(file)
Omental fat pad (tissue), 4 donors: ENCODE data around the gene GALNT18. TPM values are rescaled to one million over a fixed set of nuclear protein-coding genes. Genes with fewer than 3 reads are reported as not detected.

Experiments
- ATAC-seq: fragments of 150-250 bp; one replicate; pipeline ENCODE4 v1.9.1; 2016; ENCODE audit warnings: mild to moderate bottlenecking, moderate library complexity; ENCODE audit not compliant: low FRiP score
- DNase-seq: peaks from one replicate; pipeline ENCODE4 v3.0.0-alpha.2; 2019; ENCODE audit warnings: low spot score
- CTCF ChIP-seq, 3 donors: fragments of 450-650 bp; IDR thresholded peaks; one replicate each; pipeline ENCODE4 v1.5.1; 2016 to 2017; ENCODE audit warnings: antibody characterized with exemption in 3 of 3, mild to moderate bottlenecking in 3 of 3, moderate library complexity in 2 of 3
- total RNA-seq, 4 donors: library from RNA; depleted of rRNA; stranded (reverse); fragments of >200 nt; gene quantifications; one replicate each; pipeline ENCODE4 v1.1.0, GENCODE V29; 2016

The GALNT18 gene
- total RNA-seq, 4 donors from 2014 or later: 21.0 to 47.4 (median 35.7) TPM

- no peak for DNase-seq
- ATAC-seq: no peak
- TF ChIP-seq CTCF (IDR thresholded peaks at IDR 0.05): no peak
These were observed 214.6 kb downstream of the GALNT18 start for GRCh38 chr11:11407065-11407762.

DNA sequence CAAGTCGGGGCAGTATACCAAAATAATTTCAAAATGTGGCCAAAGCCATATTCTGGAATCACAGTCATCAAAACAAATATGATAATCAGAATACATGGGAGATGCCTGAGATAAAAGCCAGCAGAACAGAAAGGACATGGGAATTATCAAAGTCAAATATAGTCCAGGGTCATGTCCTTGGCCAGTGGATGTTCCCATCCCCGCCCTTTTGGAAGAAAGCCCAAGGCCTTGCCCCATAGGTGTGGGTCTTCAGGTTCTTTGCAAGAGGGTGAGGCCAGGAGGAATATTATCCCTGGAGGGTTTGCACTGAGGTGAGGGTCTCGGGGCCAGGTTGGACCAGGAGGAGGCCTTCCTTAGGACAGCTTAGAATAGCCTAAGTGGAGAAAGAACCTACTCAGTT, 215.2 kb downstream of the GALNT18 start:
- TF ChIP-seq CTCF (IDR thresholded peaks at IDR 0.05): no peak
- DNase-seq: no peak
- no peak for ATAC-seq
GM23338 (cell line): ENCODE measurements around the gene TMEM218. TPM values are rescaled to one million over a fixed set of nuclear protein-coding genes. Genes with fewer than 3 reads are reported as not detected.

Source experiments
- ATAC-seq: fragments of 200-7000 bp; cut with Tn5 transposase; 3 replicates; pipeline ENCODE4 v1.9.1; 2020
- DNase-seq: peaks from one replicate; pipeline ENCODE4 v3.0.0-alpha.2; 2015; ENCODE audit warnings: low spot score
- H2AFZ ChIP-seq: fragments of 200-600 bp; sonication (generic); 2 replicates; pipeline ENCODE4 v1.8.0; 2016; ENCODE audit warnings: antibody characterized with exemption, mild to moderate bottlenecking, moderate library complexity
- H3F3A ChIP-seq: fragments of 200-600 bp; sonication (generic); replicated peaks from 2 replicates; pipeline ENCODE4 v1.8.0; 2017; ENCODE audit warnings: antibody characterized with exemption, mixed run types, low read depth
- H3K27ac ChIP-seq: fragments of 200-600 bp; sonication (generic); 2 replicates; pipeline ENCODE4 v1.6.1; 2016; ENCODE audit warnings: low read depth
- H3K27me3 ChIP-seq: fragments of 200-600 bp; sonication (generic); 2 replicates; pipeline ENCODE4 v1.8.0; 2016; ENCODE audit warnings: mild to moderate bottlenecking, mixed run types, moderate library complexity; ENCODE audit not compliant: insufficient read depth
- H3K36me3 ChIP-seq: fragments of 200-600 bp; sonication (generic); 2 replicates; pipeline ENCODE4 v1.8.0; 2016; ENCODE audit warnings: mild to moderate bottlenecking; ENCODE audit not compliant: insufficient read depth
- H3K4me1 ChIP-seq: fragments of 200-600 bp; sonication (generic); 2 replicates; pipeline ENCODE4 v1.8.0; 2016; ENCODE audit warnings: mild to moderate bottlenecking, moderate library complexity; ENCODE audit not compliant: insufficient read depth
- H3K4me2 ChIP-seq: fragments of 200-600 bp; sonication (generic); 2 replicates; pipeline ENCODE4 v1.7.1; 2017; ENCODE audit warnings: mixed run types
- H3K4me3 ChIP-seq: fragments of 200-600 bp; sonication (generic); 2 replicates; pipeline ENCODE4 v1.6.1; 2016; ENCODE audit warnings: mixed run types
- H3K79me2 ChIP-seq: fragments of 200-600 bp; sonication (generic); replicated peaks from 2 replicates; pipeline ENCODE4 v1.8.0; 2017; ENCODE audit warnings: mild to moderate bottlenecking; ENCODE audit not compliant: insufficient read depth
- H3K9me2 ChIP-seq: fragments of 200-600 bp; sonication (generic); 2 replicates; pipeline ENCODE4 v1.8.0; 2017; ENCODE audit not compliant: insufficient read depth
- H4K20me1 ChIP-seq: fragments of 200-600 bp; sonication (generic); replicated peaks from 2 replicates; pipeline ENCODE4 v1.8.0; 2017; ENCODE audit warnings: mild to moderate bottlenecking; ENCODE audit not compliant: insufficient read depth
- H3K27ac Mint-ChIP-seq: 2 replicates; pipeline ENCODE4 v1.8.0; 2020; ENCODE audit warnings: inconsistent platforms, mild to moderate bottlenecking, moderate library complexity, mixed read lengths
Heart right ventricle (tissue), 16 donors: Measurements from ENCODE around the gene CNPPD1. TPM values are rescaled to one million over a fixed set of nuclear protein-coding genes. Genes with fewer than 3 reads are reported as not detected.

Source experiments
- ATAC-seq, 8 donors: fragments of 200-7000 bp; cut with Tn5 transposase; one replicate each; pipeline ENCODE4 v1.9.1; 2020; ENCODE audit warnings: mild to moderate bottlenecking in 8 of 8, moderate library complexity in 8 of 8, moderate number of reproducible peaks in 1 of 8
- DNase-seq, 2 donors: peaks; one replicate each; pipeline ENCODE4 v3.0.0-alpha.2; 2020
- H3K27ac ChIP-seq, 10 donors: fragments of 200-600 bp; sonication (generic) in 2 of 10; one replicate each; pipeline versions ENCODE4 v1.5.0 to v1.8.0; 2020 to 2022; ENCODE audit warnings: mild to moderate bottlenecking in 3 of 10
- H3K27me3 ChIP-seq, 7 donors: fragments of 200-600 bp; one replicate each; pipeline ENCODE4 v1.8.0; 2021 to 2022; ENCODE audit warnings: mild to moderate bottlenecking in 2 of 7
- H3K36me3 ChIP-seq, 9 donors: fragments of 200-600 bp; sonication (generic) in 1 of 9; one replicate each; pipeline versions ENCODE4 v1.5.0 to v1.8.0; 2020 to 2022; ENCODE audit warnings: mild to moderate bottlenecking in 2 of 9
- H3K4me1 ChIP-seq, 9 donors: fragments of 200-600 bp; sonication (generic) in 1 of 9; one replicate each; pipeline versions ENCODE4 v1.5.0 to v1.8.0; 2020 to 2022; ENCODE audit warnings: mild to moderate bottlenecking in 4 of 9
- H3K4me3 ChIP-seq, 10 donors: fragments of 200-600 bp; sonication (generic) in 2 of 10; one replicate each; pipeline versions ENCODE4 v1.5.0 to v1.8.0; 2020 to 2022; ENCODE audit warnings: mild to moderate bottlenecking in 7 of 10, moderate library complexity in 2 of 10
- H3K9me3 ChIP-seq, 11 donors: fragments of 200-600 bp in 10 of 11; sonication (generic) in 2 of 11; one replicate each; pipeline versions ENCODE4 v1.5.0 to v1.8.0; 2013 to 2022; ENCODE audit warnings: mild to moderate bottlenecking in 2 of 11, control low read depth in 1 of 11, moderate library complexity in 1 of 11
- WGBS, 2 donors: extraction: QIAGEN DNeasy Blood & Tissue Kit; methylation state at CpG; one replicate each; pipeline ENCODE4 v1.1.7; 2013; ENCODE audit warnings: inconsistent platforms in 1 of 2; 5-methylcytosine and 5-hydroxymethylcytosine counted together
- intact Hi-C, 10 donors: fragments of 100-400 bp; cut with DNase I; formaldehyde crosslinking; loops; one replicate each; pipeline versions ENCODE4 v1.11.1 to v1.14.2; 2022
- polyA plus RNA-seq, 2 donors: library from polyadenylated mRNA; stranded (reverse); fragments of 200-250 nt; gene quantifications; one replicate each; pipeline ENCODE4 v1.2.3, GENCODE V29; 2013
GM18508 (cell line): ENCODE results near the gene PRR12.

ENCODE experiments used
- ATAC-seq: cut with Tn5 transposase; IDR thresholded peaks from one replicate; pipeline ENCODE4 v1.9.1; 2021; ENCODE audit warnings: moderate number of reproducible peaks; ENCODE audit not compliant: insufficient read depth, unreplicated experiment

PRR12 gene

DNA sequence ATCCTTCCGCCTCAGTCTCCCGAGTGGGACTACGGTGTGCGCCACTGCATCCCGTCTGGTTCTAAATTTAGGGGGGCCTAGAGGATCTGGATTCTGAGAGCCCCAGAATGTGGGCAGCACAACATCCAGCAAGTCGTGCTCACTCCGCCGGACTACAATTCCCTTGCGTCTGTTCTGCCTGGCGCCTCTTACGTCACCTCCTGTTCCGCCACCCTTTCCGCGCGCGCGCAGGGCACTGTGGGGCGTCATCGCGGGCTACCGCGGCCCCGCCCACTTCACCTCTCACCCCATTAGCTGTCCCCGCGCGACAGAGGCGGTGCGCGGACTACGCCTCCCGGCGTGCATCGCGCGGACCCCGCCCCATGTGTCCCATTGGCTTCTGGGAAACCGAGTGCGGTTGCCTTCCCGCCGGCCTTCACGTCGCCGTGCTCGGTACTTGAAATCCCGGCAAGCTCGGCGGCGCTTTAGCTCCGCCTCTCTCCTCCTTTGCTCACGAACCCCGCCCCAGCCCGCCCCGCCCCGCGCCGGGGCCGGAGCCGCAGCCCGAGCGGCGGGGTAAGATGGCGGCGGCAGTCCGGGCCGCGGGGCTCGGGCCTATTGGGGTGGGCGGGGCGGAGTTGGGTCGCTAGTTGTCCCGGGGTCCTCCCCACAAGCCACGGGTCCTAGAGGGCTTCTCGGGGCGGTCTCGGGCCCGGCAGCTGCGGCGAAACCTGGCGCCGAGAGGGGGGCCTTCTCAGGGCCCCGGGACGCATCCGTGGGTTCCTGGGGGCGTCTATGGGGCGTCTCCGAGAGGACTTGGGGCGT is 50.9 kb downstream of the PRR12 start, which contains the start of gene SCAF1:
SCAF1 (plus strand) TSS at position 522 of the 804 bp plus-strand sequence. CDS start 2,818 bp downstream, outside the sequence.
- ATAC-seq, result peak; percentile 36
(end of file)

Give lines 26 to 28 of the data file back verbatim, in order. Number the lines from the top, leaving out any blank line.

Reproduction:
- H3K4me1 ChIP-seq: fragments of 200-600 bp; sonication (generic); 2 replicates; pipeline ENCODE4 v1.8.0; 2016; ENCODE audit warnings: mild to moderate bottlenecking, moderate library complexity; ENCODE audit not compliant: insufficient read depth
- H3K4me2 ChIP-seq: fragments of 200-600 bp; sonication (generic); 2 replicates; pipeline ENCODE4 v1.7.1; 2017; ENCODE audit warnings: mixed run types
- H3K4me3 ChIP-seq: fragments of 200-600 bp; sonication (generic); 2 replicates; pipeline ENCODE4 v1.6.1; 2016; ENCODE audit warnings: mixed run types